And it still feels crazy. Right? Otherworldly? We just keep marching through, like all of us do, making our way one minute, one day, one week at a time. Month by lonely month. People need people, this is what we know, people need people like plants need soil and water and sunshine. And when either of us starts to wilt–whether it’s Tim or it’s me–the other will say, Hey, where do you think that bear is right now? or Do you think he’s gonna come by tonight? or Did you hear that? Gotta be him, don’t you think? And we go to the window and look, and we wait and watch and hope, and sometimes there he is, and sometimes a while later he comes ambling along and catches the look in our eyes (I swear I believe this is true) and he decides right then and there the very best thing he can do–the kind thing, really–is to just have seat and hang out a while, with us.
And so he does.
Always good to here of the adventures on Cat Mountain! Love you guys and like you say………….can’t wait to hug on my dear friends!
There’s a mighty day of hugging a’coming. XXOO
What an incredible experience for you AND Buddy. He seems to have settled in and respects you like you are respecting him.
Everyone need something to look forward to especially during this time of social distancing and Buddy is certainly your SOMETHING SPECIAL. Enjoy and Be safe!
He really is special–but I promise you, we are mighty careful. He’s a BIG BOY. Love you!
I have begun to look forward to hearing about Buddy as much as y’all enjoy laying eyes on him. What an opportunity to enjoy a black bear in his prime, a blessing from God. I am glad y’all found each other and that you have the knowledge of what not to do with him. I love him.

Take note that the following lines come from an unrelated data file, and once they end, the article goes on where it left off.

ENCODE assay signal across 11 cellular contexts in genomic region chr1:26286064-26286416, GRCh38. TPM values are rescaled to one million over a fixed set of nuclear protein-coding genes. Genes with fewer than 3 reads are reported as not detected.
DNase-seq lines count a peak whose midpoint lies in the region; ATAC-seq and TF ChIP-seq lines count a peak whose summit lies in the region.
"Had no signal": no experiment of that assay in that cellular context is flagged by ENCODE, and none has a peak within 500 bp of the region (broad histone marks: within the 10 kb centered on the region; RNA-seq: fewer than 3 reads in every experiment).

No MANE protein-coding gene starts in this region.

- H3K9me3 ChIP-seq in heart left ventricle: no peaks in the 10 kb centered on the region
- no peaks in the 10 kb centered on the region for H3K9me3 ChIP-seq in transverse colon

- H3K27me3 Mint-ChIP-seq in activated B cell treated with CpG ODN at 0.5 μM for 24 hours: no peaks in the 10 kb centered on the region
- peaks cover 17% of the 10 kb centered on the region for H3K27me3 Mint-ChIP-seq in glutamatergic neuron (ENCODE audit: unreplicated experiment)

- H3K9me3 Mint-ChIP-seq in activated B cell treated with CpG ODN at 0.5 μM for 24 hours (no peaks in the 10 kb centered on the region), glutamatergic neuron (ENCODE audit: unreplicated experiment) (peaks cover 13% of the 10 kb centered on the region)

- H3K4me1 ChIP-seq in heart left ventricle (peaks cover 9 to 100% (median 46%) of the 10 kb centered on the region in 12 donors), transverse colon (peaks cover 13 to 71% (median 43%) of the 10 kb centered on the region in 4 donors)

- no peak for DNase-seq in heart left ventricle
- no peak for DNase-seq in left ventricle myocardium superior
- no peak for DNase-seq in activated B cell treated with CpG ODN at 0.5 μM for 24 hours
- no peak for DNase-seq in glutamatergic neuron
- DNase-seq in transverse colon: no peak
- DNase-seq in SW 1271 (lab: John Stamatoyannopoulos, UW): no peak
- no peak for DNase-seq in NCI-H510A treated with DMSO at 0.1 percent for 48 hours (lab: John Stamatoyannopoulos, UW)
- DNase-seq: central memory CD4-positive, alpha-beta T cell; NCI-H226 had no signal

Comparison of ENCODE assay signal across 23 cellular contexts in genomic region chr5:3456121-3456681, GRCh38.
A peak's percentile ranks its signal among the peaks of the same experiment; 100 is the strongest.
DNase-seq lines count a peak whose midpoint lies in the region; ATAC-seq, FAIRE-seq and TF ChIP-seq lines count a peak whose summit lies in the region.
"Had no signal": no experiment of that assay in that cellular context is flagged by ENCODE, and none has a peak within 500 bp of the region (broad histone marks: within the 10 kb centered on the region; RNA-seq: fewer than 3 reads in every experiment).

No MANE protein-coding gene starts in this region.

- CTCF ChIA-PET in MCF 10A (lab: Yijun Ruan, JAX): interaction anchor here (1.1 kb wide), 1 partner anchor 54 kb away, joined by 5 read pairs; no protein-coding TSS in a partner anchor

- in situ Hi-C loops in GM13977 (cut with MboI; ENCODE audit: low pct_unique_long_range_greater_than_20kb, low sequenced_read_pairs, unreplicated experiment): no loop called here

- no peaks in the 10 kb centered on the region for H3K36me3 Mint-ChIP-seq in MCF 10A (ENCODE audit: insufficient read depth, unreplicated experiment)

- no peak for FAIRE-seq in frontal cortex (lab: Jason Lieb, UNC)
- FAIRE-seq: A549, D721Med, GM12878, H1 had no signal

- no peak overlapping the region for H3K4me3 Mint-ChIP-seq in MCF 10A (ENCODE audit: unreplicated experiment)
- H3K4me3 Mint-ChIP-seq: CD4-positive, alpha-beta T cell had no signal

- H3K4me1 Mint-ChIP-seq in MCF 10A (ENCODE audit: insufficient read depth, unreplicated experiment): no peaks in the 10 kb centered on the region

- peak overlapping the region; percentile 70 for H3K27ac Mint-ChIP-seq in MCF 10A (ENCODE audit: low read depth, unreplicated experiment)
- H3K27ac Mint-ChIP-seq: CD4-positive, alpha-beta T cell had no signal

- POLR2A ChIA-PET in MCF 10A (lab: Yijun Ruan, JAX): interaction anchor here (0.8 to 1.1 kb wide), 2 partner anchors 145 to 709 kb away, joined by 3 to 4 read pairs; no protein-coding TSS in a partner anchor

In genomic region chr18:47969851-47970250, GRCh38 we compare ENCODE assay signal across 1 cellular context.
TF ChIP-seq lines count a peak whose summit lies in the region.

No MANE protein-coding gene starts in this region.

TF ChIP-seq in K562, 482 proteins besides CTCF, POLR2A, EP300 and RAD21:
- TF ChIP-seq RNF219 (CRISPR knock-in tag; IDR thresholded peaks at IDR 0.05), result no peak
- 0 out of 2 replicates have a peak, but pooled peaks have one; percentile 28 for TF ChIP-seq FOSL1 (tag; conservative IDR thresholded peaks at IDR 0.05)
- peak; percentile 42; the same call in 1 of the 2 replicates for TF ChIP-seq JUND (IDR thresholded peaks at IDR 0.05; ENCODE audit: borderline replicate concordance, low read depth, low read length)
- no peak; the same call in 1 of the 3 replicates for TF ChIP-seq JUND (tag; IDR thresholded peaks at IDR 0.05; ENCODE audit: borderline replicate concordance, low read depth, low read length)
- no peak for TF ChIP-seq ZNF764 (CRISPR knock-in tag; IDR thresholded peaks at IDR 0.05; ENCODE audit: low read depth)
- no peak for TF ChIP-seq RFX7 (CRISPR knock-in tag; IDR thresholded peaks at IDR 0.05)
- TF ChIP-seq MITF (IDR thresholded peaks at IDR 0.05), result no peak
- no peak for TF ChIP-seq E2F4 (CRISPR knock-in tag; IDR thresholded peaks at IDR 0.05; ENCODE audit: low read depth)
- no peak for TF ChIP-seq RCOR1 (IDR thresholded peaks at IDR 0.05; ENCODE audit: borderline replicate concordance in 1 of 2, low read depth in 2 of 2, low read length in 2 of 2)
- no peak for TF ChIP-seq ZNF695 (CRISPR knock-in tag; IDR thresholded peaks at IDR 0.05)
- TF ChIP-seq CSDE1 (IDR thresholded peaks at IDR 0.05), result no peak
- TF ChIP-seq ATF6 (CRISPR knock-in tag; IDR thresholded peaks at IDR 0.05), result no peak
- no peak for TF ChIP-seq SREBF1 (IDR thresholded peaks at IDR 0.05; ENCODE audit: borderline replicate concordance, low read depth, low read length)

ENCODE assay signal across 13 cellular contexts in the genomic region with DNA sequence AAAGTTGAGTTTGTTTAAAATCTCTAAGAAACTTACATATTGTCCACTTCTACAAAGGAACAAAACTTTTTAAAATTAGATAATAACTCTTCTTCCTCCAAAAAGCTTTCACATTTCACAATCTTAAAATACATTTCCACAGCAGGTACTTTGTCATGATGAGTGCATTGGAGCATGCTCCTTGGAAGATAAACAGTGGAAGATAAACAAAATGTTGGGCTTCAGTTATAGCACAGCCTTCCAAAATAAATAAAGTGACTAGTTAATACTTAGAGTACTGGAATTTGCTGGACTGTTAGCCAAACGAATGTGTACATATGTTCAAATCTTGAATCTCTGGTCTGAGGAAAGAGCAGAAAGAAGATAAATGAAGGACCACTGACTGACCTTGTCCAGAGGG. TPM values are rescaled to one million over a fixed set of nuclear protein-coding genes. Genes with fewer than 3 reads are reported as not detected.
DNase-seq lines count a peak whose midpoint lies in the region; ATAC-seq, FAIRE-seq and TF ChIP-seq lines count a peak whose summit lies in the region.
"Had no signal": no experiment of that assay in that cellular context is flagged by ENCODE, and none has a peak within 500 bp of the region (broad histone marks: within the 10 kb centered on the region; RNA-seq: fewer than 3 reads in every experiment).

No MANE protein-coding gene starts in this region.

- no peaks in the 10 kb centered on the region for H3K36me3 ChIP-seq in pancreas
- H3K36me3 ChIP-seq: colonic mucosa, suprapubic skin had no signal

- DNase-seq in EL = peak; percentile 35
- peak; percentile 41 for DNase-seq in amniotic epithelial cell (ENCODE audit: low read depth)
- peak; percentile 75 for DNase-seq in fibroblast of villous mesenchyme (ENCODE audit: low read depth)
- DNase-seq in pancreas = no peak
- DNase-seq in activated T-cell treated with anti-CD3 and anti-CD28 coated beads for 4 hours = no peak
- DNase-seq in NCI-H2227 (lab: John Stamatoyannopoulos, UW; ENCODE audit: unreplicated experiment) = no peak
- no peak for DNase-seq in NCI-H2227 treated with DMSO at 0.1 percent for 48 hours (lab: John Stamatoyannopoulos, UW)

Oh, Rosie, I love him, too. XXOO
Love love love! Thank you for making my smile larger than usual.
I love this. Thank you for commenting!
Awesome photos and experience with the bear. I’m so envious as I do want to see one in it’s natural space so am excited to live vicariously through you until my own opportunity arrives. Perhaps she/he is lonely, too – having observed you and some of your visitors from afar without you ever knowing it — and maybe she/he too misses the sounds of laughter and joy that comes from being with dear friends — something that is missing from wandering over the mountain. Hope that day returns soon for all of us!
Could he be lonely? I had not considered that, but now I sure will. You always open my eyes to something with hidden beauty! XXOO
Such a gentleman, this Buddy Bear. He is obviously a gift, from your Mountain. To visit you, protect you and watch over you. Lucky you!
He is a gentleman, isn’t he? I hadn’t thought of that! Thanks for reading and letting me know you are here, dear friend!
Could he be Gentle Ben? Please enjoy him or her from a distance.
Hahaha! We are mighty careful, I promise you. Thanks for commenting! XXOO
Wow! What a beautiful experience it must be to have “the” bear come and go. I’ve envious, and pleased that you take the opportunity and time to take and share the really great photos. Thanks. Keep on keeping on. Stay safe.
Oh, thank you dear friend! Sending so much love to you and Joretta. XXOO
You all be careful, that is a wide animal.